This year has been one of the busiest shows in memory. New cars of all shapes and sizes were revealed, and regardless of whether drivers are on the hunt for a stylish new SUV or mind-blowing supercar, the show offered something for everyone – and all the cars will be going on sale in Britain soon.
Here are the six most exciting cars of the Geneva Motor Show.
This Sunday, NFL’s Super Bowl 50 kicks off and touches down on televisions, laptops and smartphones in hundreds of million of homes around the world. American football’s game of the year gets underway at 23.30 (GMT) on Sunday, with Brits able to watch it on BBC2. And because it pulls in huge audiences, there’s an equally huge amount of advertising surrounding it – especially from car companies. So even if you don’t like American football, the ad breaks are well worth a watch.
Last year, more than 114 million people tuned in to watch Super Bowl on TV – in North America alone. And judging by some of the statistics flying around the 50th Super Bowl, that means more than a billion chicken wings will be devoured, a whole lot of Bud’ will be guzzled and one or two over-eager fans will regret trying to impersonate the cheerleaders of the Carolina Panthers and Denver Broncos.
All the stops are pulled out by advertising creatives for Super Bowl, even more so for this year’s Super Bowl 50. But we won’t get to see the ads on the BBC. So here they are…
If you get your kicks from microchips, lasers and the Internet of Things rather than pistons, spark plugs and exhausts, the Consumer Electronics Show (CES) has got your name on it. Since 1967, CES has been held in Las Vegas at the start of each year and has frequently offered gadget lovers and gizmo geeks the first glimpse of emerging technologies. But over the past five years, the car makers have muscled in.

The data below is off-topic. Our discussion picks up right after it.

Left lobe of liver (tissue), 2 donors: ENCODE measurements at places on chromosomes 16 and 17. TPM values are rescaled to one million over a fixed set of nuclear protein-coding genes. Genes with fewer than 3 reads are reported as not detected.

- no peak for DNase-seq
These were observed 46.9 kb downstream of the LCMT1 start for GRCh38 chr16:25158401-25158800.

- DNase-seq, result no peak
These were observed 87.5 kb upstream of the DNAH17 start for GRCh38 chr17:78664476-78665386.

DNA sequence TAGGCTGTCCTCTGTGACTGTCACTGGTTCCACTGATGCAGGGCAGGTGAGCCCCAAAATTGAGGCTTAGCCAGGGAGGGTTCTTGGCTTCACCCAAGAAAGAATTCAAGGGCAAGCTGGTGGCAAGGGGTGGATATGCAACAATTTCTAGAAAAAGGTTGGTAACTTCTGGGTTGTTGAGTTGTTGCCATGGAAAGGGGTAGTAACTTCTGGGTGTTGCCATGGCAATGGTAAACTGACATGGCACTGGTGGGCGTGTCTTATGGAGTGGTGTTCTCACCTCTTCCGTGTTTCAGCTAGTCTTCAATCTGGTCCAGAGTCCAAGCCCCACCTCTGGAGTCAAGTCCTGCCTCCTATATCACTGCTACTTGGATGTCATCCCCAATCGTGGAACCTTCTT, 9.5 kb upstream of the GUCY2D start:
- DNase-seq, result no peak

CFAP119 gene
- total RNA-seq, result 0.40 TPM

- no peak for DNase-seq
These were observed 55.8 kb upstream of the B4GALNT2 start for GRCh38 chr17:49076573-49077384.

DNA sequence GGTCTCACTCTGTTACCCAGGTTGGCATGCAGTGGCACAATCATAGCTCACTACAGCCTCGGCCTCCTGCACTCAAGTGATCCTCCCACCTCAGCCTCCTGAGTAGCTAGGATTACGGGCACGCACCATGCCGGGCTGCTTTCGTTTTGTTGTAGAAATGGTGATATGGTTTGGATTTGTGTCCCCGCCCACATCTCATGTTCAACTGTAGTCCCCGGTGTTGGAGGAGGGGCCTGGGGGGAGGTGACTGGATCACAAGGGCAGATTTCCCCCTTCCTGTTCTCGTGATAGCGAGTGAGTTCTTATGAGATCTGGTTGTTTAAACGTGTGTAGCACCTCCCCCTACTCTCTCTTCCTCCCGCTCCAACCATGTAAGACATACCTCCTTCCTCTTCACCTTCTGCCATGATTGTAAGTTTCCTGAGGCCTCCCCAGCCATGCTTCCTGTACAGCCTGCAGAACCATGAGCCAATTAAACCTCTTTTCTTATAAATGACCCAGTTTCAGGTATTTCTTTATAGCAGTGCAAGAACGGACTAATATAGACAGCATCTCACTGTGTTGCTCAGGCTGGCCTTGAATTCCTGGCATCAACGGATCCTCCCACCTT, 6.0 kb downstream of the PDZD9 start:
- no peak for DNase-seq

Whether you want the merits of a car with four-wheel drive to cope with wet winter weather, or simply need a car that can venture off the beaten track or tow from time to time, we have some good news: it doesn’t necessarily mean buying a bulky SUV. Having power going to all four wheels is an increasingly common feature on regular road cars. Here we pick three very different four-wheel drive cars that you can get your hands on for £7000.
Cars including the VW Golf 1.6TDI have been affected (Picture © Volkswagen)
The VW diesel engine crisis rumbles on. So we’ve got the answers to the most frequently asked questions for the 1.2 million UK owners of affected cars. In September 2015, news broke that German car maker Volkswagen had fitted a ‘defeat device’ to the engine software of some of its diesel cars. This was designed to cheat emissions tests, primarily in the US, by knowing when the car was being tested and cutting dangerous nitrogen oxide outputs down to a legal level. These were then put back up to be illegal to improve economy when the car was on the road.
VW diesel engine crisis: Which engines are affected?
The engine at the centre of this is the EA 189 engine. This is an engine architecture so it’s not as simple as saying it’s just an engine with a certain capacity. It affects the 1.2, 1.6 and 2.0-litre diesels that comply with EU 5 emissions laws. These have been fitted to models as diverse as the SEAT Ibiza, Skoda Octavia, Volkswagen Golf and Audi A3 Cabriolet. Petrol engines are unaffected.
VW diesel engine crisis: Are other engines involved?
The US environment regulators have now found that the ‘defeat device’ has also been used on the larger 3.0-litre diesel engines. These engines are in models that were built between 2014 and 16. They include cars such as the Volkswagen Touareg, Audi A4 and A6 and Porsche Cayenne. It is currently unclear if UK cars are involved.